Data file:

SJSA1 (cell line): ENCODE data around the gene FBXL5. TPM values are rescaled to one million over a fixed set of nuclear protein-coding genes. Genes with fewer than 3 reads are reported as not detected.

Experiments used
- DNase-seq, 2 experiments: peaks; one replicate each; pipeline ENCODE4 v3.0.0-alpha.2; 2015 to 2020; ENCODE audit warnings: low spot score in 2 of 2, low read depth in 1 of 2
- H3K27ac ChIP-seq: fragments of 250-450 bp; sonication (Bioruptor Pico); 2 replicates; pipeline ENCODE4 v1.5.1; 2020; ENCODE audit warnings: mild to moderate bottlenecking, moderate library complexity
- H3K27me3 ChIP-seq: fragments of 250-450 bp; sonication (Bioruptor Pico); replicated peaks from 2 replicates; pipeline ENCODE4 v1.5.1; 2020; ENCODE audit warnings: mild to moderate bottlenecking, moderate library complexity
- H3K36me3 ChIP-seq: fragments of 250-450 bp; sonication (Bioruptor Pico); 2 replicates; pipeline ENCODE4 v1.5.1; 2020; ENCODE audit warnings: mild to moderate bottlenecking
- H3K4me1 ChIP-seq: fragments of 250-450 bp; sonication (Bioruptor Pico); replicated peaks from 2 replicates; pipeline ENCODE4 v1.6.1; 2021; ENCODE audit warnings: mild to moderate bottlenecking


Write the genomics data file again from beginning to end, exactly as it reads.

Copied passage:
SJSA1 (cell line): ENCODE data around the gene FBXL5. TPM values are rescaled to one million over a fixed set of nuclear protein-coding genes. Genes with fewer than 3 reads are reported as not detected.

Experiments used
- DNase-seq, 2 experiments: peaks; one replicate each; pipeline ENCODE4 v3.0.0-alpha.2; 2015 to 2020; ENCODE audit warnings: low spot score in 2 of 2, low read depth in 1 of 2
- H3K27ac ChIP-seq: fragments of 250-450 bp; sonication (Bioruptor Pico); 2 replicates; pipeline ENCODE4 v1.5.1; 2020; ENCODE audit warnings: mild to moderate bottlenecking, moderate library complexity
- H3K27me3 ChIP-seq: fragments of 250-450 bp; sonication (Bioruptor Pico); replicated peaks from 2 replicates; pipeline ENCODE4 v1.5.1; 2020; ENCODE audit warnings: mild to moderate bottlenecking, moderate library complexity
- H3K36me3 ChIP-seq: fragments of 250-450 bp; sonication (Bioruptor Pico); 2 replicates; pipeline ENCODE4 v1.5.1; 2020; ENCODE audit warnings: mild to moderate bottlenecking
- H3K4me1 ChIP-seq: fragments of 250-450 bp; sonication (Bioruptor Pico); replicated peaks from 2 replicates; pipeline ENCODE4 v1.6.1; 2021; ENCODE audit warnings: mild to moderate bottlenecking